Environmental estrogens and skeletal development disruption in the fathead minnow : A teleost model of vertebrate developmental toxicity Public Deposited

http://ir.library.oregonstate.edu/concern/graduate_thesis_or_dissertations/rj4308719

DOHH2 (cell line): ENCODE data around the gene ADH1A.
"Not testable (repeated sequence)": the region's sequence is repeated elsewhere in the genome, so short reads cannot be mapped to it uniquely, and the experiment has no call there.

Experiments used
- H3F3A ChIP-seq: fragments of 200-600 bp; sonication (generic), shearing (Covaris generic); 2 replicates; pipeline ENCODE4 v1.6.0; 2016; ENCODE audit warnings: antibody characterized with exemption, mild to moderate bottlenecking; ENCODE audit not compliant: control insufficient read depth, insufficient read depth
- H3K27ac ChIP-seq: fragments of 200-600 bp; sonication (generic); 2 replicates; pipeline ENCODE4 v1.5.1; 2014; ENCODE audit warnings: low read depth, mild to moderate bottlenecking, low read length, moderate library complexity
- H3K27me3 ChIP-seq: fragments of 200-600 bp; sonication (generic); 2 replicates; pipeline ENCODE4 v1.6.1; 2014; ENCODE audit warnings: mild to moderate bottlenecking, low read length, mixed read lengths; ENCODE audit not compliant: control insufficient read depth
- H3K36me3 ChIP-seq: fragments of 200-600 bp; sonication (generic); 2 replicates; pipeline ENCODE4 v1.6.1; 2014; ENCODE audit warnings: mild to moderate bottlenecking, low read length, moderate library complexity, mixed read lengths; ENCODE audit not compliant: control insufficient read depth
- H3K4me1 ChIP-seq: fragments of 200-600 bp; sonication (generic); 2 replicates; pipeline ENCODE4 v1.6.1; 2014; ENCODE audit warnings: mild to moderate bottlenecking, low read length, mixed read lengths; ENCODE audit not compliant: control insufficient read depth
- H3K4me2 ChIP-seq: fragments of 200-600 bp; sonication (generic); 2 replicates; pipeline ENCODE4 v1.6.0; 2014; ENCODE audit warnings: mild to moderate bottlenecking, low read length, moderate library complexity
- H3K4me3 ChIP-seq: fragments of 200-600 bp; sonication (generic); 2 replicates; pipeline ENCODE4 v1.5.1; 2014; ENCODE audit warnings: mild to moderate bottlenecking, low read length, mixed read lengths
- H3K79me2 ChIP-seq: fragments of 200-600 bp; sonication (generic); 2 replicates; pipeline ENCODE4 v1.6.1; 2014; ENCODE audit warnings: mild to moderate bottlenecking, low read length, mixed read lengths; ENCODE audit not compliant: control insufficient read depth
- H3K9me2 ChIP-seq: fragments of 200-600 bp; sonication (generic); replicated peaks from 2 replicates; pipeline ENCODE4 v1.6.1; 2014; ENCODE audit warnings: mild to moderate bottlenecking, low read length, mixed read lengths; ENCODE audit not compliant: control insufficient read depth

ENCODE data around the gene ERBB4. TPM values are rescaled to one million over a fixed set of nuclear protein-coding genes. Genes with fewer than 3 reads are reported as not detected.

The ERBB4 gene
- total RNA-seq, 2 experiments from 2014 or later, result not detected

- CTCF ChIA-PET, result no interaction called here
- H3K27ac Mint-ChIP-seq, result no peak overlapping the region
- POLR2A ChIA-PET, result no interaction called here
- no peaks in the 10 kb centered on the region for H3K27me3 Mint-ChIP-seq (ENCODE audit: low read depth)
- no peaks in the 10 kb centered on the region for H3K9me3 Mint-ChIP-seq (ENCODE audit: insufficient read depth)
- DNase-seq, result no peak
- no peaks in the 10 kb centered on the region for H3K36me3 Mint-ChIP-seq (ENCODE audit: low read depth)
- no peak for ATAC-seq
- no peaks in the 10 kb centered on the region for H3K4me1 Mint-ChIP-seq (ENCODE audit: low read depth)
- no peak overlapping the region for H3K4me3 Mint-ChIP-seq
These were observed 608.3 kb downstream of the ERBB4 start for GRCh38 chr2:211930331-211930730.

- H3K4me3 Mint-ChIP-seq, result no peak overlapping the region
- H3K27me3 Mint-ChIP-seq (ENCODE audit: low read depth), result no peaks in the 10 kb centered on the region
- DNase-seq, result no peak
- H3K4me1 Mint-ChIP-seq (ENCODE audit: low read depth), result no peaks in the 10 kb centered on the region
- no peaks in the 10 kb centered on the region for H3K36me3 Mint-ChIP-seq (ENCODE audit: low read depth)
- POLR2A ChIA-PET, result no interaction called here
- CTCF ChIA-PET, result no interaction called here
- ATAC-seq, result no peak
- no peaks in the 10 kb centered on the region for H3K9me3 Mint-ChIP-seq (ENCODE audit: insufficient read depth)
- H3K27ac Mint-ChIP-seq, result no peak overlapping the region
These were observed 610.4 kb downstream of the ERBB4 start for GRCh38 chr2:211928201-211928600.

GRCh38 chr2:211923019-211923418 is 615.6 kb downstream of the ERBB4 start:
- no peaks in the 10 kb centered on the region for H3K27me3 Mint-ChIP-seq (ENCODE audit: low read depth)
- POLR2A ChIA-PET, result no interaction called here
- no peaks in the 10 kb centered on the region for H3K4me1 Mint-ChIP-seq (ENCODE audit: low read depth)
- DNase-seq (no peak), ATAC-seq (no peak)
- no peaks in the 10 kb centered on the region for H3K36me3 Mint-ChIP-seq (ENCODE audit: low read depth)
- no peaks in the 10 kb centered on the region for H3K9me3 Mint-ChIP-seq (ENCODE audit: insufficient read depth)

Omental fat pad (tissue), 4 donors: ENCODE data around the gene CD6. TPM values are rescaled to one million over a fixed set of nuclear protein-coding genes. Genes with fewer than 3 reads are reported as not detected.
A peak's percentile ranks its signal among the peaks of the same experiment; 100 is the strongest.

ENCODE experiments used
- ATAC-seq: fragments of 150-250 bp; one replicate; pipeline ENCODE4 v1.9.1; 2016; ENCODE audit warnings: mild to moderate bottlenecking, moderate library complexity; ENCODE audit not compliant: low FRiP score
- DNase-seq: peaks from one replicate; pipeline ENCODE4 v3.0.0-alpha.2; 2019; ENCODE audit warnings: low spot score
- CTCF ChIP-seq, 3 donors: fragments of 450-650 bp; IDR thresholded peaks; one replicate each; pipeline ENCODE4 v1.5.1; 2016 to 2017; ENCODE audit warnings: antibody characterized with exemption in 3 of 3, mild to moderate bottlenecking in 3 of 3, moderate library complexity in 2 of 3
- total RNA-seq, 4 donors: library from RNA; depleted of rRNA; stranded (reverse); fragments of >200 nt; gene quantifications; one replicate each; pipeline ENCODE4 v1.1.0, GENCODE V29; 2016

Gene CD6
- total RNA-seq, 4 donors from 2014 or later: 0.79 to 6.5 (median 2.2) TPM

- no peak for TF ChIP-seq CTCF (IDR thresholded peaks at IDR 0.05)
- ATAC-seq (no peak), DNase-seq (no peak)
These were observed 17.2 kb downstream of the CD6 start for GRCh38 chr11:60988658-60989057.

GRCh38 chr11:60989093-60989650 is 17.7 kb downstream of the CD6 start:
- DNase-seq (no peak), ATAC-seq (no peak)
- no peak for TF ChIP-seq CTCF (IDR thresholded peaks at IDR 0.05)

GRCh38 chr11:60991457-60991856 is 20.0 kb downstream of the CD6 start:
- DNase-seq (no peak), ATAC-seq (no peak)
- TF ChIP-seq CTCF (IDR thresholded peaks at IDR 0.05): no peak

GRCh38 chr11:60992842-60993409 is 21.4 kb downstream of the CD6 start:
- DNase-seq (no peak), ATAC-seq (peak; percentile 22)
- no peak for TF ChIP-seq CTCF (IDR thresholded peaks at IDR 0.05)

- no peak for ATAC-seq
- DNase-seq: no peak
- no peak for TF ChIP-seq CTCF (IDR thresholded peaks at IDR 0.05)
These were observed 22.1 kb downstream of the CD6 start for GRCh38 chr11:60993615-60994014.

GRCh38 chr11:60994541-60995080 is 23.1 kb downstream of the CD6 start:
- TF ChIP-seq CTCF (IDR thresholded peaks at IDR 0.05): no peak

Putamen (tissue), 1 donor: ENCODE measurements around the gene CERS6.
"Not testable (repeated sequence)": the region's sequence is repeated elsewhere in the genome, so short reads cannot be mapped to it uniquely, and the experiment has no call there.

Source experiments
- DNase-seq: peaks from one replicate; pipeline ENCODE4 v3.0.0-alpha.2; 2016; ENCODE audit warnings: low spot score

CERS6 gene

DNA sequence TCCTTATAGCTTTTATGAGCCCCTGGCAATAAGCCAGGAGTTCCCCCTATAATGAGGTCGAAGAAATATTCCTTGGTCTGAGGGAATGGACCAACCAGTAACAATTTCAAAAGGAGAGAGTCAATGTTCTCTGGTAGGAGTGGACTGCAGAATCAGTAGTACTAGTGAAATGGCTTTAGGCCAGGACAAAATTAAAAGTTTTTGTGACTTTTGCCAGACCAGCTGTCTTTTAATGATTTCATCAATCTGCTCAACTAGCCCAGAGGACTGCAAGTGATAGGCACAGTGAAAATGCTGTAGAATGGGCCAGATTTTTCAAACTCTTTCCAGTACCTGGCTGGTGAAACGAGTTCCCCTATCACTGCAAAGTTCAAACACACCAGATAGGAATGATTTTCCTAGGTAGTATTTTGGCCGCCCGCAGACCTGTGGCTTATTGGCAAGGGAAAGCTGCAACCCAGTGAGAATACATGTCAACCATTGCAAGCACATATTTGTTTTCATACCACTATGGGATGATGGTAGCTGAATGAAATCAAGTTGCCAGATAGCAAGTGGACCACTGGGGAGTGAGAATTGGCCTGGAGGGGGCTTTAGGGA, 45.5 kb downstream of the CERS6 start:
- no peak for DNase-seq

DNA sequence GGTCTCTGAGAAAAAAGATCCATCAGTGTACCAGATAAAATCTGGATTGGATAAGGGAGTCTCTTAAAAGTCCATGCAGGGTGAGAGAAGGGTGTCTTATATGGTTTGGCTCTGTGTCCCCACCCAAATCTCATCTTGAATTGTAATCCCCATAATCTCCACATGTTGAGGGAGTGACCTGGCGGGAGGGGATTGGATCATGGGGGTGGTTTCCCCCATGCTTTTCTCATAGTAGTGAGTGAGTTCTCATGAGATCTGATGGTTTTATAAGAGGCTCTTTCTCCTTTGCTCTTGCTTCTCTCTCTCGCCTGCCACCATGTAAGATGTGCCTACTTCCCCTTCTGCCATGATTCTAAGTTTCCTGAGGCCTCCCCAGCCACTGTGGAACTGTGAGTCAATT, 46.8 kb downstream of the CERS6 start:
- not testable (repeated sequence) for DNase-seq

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  • Natural and synthetic estrogenic compounds detected in surface waters have been linked to endocrine signaling disruption in several species. Endogenous estrogen contributes to cartilage and bone deposition during development in vertebrates, and is susceptible to perturbation from xenoestrogens. The goals of this work were to develop a teleost model to be used in bioassay to (a) determine the link between environmental estrogens and the morphological endpoint of vertebral abnormalities, and (b) investigate the biochemical mechanism involved in vertebral dysmorphogenesis. The hypothesis of this work is that xenobiotics with estrogenic activity adversely impact vertebral bone formation through disruption of an essential endocrine signal in bone formation, insulin-like growth factor-1 (IGF-1). Preliminary bioassay work identified the fathead minnow (Pimephales promelas) as an appropriate teleost model for investigating sublethal vertebral deformities in post-larval fish. A ranking system of relative developmental score was used to quantify the qualitative observation of skeletal development in juvenile fish. Fathead minnows were exposed to 0.1-100 pg/I 17aethinylestradiol (EE2) and 0.1-1000 pg/I bisphenol A (BPA) from egg stage to 25- 26 days post-hatch. Fish from exposure replicates were analyzed for vertebral malformations and developmental score by fluorescently staining calcified tissues. Replicates of exposed fish were also weighed and processed to quantify IGF-1 levels in whole body homogenate. MC3T3 osteoblasts were used to characterize in vitro bone cell proliferation and IGF-1, IGF-1 receptor, and estrogen receptor protein expression in response to EE2 and BPA exposure. EE2 and BPA treatment did not significantly affect protein levels in vitro, and had no significant effect on proliferation of osteoblasts in culture. However, EE2 exposure did induce an increase in vertebral deformities in vivo in fathead minnows, and a corresponding decrease in skeletal development. EE2-exposed fish also demonstrated a decrease in IGF-1 concentration that correlated to decreased weights. BPA did not cause significant changes in length, weight, or IGF-1 levels compared to control fish, nor did BPA-exposed fish demonstrate significant vertebral deformity. The results of these studies suggest skeletal development is a potential endpoint of endocrine disruption from potent environmental estrogens. Further IGF-1 and growth factor-related studies would provide a better mechanistic understanding of the etiology of vertebral dysmorphogenesis.
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